By January 1945, with the failure of the Ardennes offensive, it was clear to the German leadership that the war was lost. The customary and rational course of action would have been to sue for peace on whatever terms could be obtained.Instead, Germany elected to fight on to the point of national obliteration. Hitler was determined to resist to the end and take the country down with him, but award-winning historian Kershaw(Hitler, the Germans, and the Final Solution,2008, etc.) seeks to explain why the rest of the nation followed him into the abyss, and how it was possible to hold the armed forces and the German economy together until the fall of Berlin. This is an astonishing story well told by the reigning English-speaking master of Third Reich history. On one level, it is a gripping narrative of desperate actions taken to shore up the battle lines with replacements of men and materiel from ever-shrinking resources; the militarization of the populace to defend, however ineffectively, "fortress cities"; improvised adjustments to transport to compensate for smashed rail lines and overrun factories; and wanton murders and pointless forced marches of evacuated prisoners. But Kershaw also deftly explores the policies and attitudes that kept Germans struggling on with the war effort after all hope was gone, and prevented organized opposition to continuing the war from coalescing in the military or elsewhere. At its core, this is a story of people great and small in the grip of an enormous catastrophe brought down upon them by their charismatic (though by then widely despised) leader; unable to do anything about it individually or collectively, they just kept doing their jobs, however hopeless or absurd they appeared. Whether motivated by duty, terror, inertia, wishful thinking or denial, soldiers fought and civilians worked, generals went on attempting to comply with impossible orders and bureaucrats issued directives of stunning irrelevance because they could see no practical or honorable alternative.

A carefully considered and powerfully told saga of a national suicide.

James J. Sheehan
No one is better qualified to tell this grim story than Kershaw, the author of several essential studies of Nazi Germany, including a definitive two-volume biography of Hitler. A master of both the vast scholarly literature on Nazism and the extraordinary range of its published and unpublished record, Kershaw combines vivid accounts of particular human experiences with wise reflections on big interpretive and moral issues…Kershaw succeeds in clearing away a great many misconceptions, he deploys an impressive amount of evidence about the variety and complexity of public opinion and he brilliantly describes the ghastly fate of many ordinary Germans. No one has written a better account of the human dimensions of Nazi Germany's end.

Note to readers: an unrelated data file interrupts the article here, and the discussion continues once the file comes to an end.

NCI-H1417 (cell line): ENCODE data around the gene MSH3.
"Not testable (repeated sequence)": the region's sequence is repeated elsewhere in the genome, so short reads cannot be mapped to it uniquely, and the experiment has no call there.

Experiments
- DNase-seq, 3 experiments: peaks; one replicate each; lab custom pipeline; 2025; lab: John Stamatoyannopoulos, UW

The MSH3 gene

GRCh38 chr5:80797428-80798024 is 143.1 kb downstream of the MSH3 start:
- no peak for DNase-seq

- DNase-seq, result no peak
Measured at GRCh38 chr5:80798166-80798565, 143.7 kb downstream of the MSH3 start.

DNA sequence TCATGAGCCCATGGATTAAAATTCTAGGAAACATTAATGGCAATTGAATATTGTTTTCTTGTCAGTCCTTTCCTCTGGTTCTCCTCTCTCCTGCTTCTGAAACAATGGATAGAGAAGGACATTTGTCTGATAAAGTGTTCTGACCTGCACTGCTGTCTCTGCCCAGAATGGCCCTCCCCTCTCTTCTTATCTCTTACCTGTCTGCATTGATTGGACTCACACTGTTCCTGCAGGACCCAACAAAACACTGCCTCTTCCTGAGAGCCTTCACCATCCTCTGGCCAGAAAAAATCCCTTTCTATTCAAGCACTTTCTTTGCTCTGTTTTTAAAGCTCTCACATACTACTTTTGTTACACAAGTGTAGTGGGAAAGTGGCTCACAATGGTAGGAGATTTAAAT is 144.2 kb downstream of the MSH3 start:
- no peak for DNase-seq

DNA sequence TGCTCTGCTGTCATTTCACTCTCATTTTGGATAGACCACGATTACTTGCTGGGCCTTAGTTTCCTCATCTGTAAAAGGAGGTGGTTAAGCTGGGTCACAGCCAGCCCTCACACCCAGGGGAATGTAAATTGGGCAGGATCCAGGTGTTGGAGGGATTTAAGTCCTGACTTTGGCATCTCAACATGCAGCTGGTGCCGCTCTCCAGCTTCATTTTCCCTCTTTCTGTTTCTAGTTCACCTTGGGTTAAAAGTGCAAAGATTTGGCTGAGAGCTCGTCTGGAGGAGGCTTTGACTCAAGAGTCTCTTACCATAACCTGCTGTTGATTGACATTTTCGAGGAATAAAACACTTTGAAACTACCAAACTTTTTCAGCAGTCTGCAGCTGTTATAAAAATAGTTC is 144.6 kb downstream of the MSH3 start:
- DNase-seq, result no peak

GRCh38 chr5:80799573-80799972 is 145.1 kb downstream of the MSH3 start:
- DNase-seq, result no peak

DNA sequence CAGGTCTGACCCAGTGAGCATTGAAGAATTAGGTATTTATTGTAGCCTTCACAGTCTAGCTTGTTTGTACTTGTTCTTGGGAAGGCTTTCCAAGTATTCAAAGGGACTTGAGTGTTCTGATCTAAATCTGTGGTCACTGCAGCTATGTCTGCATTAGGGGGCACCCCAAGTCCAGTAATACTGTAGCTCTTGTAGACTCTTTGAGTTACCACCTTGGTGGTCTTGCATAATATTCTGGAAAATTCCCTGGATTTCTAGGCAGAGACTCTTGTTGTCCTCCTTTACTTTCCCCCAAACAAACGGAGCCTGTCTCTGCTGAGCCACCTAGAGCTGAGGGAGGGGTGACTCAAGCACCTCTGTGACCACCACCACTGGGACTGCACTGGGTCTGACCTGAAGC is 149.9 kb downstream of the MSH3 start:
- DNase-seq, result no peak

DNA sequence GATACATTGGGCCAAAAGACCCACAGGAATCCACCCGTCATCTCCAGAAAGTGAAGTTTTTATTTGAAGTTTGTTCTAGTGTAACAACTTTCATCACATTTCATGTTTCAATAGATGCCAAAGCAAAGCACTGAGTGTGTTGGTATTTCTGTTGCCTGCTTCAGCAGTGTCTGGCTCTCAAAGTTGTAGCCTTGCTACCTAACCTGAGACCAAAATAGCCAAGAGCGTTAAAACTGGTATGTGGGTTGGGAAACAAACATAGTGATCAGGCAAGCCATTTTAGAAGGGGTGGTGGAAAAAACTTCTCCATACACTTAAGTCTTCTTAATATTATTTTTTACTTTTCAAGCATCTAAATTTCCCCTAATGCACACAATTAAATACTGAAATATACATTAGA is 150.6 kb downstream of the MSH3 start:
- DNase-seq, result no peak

—The New York Times Book Review
From the Publisher
"Kershaw's comprehensive research, measured prose, and commonsense insight combine in a mesmerizing explanation of how and why Nazi Germany chose self-annihilation." — Publishers Weekly (starred review)

"[A]superb examination of the final defeat of Hitler's tyranny...an excellent portrait of the regime's death throes." — Booklist (starred review)

"This is an astonishing story well told by the reigning English-speaking master of Third Reich history...A carefully considered and powerfully told saga." — Kirkus (starred review)

Product Details

ISBN-13:
9781594203145
Publisher:
Penguin Publishing Group
Publication date:
09/08/2011
Pages:
592
Product dimensions:
6.40(w) x 9.10(h) x 2.00(d)
Age Range:
18 Years

Meet the Author

Ian Kershaw is the author of Fateful Choices; Making Friends with Hitler, which won the Elizabeth Longford Prize for Historical Biography; and the definitive two-volume biography of Hitler, Hitler 1889-1936: Hubris and Hitler 1936-1945: Nemesis. The first volume was shortlisted for the Whitbread Biography Award and the Samuel Johnson Prize for Nonfiction, and the second volume won the Wolfson Literary Award for History and the inaugural British Academy Prize.

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End 4 out of 5 based on 0 ratings. 10 reviews.
LordVader More than 1 year ago
based on which I plan to acquire this book as soon as my next B&N gift card shows up from my B&N MasterCard usage, any day now. I find the previous review of two stars based on not being able to get the book in Nook format bizarre as it has nothing whatsoever to do with the book, and it's not unlike disliking a particular beer because it only comes in bottles instead of in cans as well.
Anonymous More than 1 year ago
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John Tiohnjang More than 1 year ago
Ian Kershaw's The End, once again shows his deep insight and mastery of the bloody and destructive era of German and European history, when Hitler's Nazi Germany tried to restore the honour of a proud nation, but instead led it towards suicide and historical damnation. Were the German people willing participants in a 12-year rule that stained the nation with genocide, the holocaust, unimaginable barbarity, occultism and fatalism? Were they fooled or forced; or where they nonchalant; and above all, was their participation out of a conviction that it was a do or die war Germany dared not lose? Ian Kershaw dissects these questions in ways few writers can and provides insights that no other writer has ever done. I found a lot of his views in Disciples of Fortune, a book that gave another side of WWII; and a lot of the conclusions are the same. German nationalism was whipped into frenzy by the Nazis. For Europe's second largest nationality to have more than a quarter of its population beyond its borders, spelled of confrontation in the waiting. Germans felt humiliated, and the extent of their commitment to make up for that humiliation has been explained best by this book.
Anonymous More than 1 year ago
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BillR More than 1 year ago
This book has a lot of excellent material well arranged. The writing, however, leaves much to be desired. A good editor would remove at least two-thirds of the commas and make a much more readable book out of it.
jbcyclist More than 1 year ago
A great deal of interesting information about the last months of the Nazi regime , but it doesn't answer the question of why the Germans fought on when the end was obvious.
Anonymous More than 1 year ago
academic repetition